Top tips for managing allergies at work

Health & Safety

44% of UK adults suffer from an allergy

According to charity Allergy UK,  44% of adults in the UK suffer from at least one allergy, and the number of sufferers is on the rise. Given these stats, employers need to manage allergies at work effectively, to support affected staff.

For those at greatest risk, the tiniest trace of an allergen can trigger severe symptoms and, in some cases, cause a fatal or near-fatal reaction.


Laura Milnes, our head of ergonomics, provides her top tips for managing severe allergies at work.

Tips for employers

  1. Communicate effectively with affected employees to establish the severity of their allergies, and the potential known triggers.
  2. Remember that an employee may develop an allergy during their employment, even if it wasn’t pre-existing when they originally joined.
  3. Maintain confidentiality about employees’ condition(s); speak to each affected employee to get their guidance on the support they may need, as well as taking medical advice.
  4. Identify reasonable adjustments where the allergy is classed as a disability.
  5. Educate relevant staff in first aid and the use of life-saving equipment to deal with the needs of specific allergies at work.

Tips for employees

  1. Disclose your allergies: it’s not an obligation, but it’s the smart thing to do. Managers and colleagues need to know you’re at risk in order to assist in case of emergency, and to help you avoid allergens.
  2. Always carry your medication with you.
  3. Teach others how to help you. Let them know the reality of living with allergies at work, and how they can help protect and assist you.
  4. Educate yourself; know where you can safely go/eat, and understand the risks involved. You’re your best protector, so remember it’s your job to protect yourself first.

Could allergies at work be considered a disability?

Under the Equality Act, a worker will be considered disabled if they can show that they suffer from a long term (i.e. over 12 months or more) physical or mental impairment which has a substantial (i.e. more than trivial) effect on their ability to carry out day-to-day activities.Seasonal allergic rhinitis, such as hay fever, is expressly barred from being considered a disability in the Equality Act, except if it aggravates the effect of any other condition. Whether or not an employee with an allergy meets this definition will always come down to the individual facts.

There are several cases where employees with allergies have been held to be disabled:

 

In Glass v Promotion Line Ltd, an Employment Tribunal found that the employee’s eczema was a disability within the meaning of the Equality Act. In this case, the employee had to apply cream every morning and the process generally took an hour. The Tribunal held that it was a long-term physical impairment – she had suffered from the condition most of her life and it was likely she would continue to be affected by it for the rest of her life. It did have a significant impact on her ability to carry out day to day taks, such as to socialise or even leave her home.


Another case, Wheeldon v Marstons plcinvolved a chef with a life-threatening peanut allergy. He always carried adrenaline auto-injectors and had been in hospital on many occasions. When at work, he suffered a severe allergic reaction and he did not return to work. In this case, the employment tribunal found that his condition met the definition in the Equality Act.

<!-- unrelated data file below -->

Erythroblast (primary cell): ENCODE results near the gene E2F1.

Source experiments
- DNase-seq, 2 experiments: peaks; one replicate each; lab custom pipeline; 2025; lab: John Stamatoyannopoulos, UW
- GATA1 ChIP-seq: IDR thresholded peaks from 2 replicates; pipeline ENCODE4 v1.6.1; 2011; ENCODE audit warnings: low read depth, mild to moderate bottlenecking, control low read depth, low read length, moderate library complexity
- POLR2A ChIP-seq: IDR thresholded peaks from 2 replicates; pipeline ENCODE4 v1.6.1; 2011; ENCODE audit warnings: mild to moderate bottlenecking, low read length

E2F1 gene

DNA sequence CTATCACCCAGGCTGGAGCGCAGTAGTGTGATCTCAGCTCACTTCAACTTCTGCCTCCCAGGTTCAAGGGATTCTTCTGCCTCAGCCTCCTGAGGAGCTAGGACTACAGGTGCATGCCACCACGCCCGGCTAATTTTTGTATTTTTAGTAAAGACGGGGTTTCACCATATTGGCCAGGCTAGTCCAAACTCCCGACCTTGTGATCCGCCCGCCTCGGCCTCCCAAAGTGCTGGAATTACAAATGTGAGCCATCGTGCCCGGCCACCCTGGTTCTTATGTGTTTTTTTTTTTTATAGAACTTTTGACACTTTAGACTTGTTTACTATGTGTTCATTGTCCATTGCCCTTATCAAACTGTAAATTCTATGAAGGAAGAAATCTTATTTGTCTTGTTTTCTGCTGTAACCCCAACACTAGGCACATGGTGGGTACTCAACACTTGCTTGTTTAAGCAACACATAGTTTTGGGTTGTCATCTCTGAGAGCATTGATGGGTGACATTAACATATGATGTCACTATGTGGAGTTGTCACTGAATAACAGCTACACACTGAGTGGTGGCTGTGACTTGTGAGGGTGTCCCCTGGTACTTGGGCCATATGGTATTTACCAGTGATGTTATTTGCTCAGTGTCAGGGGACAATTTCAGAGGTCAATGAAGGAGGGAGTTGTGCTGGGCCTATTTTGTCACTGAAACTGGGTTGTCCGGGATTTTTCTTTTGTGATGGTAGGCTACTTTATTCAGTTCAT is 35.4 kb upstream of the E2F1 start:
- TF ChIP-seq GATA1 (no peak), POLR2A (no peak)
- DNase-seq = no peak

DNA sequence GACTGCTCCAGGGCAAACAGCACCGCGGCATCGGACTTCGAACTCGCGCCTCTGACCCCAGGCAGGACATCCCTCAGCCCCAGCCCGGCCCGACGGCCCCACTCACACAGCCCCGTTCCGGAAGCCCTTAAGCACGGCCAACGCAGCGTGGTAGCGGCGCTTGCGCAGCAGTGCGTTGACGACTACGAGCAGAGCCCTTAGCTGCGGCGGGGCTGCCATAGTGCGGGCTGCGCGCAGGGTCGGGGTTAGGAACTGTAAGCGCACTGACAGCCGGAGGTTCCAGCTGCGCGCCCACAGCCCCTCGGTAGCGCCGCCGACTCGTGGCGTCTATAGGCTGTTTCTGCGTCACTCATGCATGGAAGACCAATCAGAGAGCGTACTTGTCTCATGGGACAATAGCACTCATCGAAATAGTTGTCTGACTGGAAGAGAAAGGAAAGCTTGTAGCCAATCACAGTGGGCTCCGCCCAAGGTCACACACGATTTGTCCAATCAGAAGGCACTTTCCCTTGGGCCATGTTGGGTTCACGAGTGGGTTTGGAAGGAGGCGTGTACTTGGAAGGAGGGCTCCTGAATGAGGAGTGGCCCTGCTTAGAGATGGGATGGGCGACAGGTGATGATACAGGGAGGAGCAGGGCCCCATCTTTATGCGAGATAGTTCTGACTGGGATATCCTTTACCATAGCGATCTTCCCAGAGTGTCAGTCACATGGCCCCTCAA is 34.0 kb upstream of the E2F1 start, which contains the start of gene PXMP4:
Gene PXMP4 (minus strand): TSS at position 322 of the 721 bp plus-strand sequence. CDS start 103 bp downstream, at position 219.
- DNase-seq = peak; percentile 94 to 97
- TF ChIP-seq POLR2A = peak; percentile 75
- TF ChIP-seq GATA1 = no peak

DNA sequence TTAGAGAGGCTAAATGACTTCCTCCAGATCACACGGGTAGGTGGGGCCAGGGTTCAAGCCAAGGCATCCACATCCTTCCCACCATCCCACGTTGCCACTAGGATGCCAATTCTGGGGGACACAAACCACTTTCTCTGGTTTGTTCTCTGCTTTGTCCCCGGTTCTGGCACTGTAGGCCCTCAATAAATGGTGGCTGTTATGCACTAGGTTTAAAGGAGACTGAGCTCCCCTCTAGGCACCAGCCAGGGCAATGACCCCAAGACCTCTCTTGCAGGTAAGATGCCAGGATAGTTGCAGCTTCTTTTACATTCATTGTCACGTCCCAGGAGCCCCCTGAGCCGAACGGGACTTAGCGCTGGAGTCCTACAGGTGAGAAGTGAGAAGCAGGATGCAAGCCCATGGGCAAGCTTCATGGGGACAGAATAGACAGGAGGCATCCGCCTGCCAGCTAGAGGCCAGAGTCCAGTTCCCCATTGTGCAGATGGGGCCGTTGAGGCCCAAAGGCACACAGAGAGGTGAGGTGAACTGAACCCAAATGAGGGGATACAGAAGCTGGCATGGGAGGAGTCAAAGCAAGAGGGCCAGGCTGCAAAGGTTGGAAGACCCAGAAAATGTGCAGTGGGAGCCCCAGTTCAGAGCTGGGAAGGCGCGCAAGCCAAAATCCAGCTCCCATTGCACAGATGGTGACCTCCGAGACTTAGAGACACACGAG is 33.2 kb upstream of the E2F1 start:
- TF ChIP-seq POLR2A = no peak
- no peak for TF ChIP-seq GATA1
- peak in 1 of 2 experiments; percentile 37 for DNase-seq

These cases were decided on their individual merits; you cannot assume that everyone who has eczema, or a peanut allergy, will be considered disabled; the allergy will still need to meet the definition of having a substantial and long-term effect on their ability to carry out everyday activities.

What are reasonable adjustments?

If an allergy amounts to a disability under the Equality Act 2010, employers have a duty to make reasonable adjustments.

When taking into account what is ‘reasonable’, the statutory code of practice states that some of the factors which should be considered are:

  • Whether taking any particular steps would be effective in preventing the substantial disadvantage
  • The practicability of the step
  • The financial and other costs of making the adjustment
  • The type and size of the employer.

In Dyer v London Ambulance NHS Trust, the employment appeal tribunal (EAT) stated that providing a workplace free from aerosols and perfume was not a reasonable adjustment that the employer could make to accommodate an employee who could suffer from a life-threatening reaction to these products. The EAT found that imposing a ban would not have been reasonable given the nature of the role and the workplace.

While this case shows an extreme set of circumstances, in most cases some reasonable adjustments will be possible.


Examples of reasonable adjustments

Depending on the individual and their role, examples of typical adjustments in response to allergies at work might include:

  • Relocating the employee’s workstation away from the cause of the allergy
  • Finding the employee an alternative role within the organisation
  • Allowing the person with a disability to be absent for treatment or doctors’ appointments
  • Providing specific equipment or materials, e.g. non-latex gloves for someone with latex allergies, or non-toxic and unperfumed cleaning products and office supplies for an employee with asthma.

Conclusion

Under the Health and Safety at Work etc Act 1974,  employers must ‘so far as is reasonably practicable’ protect the health and safety of employees by removing or reducing workplace risks. Therefore, even if an employee doesn’t have a disability, employers may have to make a reasonable adjustment to accommodate their allergies at work.

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